[LLVMdev] Using LLVM to serialize object state -- and performance

Kaylor, Andrew andrew.kaylor at intel.com
Tue Oct 30 09:25:50 PDT 2012

Hi Paul,

I had an additional thought with regard to the performance issue you are seeing.

As I understand it, you are generating a large number of functions that call other functions.  If the functions being called are externals from the perspective of the JITed code that need to be resolved against some static code within the running executable, that's probably where the slowdown is occurring.  Whenever the JIT engine (either the legacy JIT or MCJIT) needs to resolve an external function it calls JITMemoryManager::getPointerToNamedFunction to resolve the function address.

The default JITMemoryManager implementation uses sys::DynamicLibrary::SearchForAddressOfSymbol to find the function.  If you know all of the names and addresses of the functions that will need to be resolved, you can provide a custom memory manager implementation to optimize this external function resolution.


-----Original Message-----
From: llvmdev-bounces at cs.uiuc.edu [mailto:llvmdev-bounces at cs.uiuc.edu] On Behalf Of Paul J. Lucas
Sent: Friday, October 26, 2012 4:17 PM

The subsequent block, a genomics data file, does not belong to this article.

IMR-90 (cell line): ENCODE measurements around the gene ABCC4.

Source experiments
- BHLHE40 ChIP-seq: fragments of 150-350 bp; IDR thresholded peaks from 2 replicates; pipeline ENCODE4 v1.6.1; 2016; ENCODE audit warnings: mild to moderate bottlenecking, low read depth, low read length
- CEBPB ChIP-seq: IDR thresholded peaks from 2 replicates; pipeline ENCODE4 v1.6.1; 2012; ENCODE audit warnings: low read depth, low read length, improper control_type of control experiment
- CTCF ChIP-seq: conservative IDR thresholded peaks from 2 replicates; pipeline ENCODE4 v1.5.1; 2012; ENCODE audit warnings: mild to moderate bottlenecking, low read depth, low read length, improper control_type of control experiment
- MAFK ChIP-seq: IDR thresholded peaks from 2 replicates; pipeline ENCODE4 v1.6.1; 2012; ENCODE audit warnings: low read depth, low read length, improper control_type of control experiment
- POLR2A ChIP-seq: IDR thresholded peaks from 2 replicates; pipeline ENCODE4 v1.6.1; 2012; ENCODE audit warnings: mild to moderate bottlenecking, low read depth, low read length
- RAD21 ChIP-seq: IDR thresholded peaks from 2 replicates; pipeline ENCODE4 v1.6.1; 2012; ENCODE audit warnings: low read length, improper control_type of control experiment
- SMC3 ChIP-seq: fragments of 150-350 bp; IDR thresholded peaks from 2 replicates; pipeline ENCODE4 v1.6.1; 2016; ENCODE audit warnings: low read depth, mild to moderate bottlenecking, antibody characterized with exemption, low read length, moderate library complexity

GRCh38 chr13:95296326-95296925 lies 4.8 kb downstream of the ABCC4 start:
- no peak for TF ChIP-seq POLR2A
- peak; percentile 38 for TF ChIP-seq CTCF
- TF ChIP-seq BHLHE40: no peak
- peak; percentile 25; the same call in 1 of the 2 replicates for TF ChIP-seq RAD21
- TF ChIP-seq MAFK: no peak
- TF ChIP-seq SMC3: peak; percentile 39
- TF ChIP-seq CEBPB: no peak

To: llvmdev at cs.uiuc.edu List
Subject: [LLVMdev] Using LLVM to serialize object state -- and performance

I have a legacy C++ application that constructs a tree of C++ objects (an iterator tree to implement a query language).  I am trying to use LLVM to "serialize" the state of this tree to disk for later loading and execution (or "compile" it to disk, if you prefer).

Each of the C++ iterator objects now has a codegen() member function that adds to the LLVM code of an llvm::Function.  The LLVM code generated is a sequence of instructions to set up the arguments for and call the constructor of each C++ object.  (I am using C "thunks" that provide a C API to LLVM to make C++ class constructor calls.)  Hence, all the LLVM code taken together into a single "reconstitute" function are mostly a sequence of "call" instructions with a few "store" and "getelementptr" instructions here and there -- fairly straight-forward LLVM code.

I then write out the LLVM IR code to disk and, at some later time, read it back in with ParseIR(), do getPointerToFunction(), execute that function, and the C++ iterator tree has been reconstituted.

This all works, but the JIT compile step is *slow*.  For a sequence of about 8000 LLVM instructions (most of which are "call"), it takes several seconds to execute.

It occurred to me that I don't really want JIT compiling.  I really want to compile the LLVM code to machine code and write that to disk so that when I read it back, I can just run it. The "reconstitute" function is only ever run once per query invocation, so there's no benefit from JIT compiling it since it will never be run a second or subsequent time.


* Is what I'm doing with LLVM a "reasonable" thing to do with LLVM?
* If so, how can I speed it up?  By generating machine code?  If so, how?

I've looked at the source for llc, but that apparently only generates assembly source code, not object code.

- Paul

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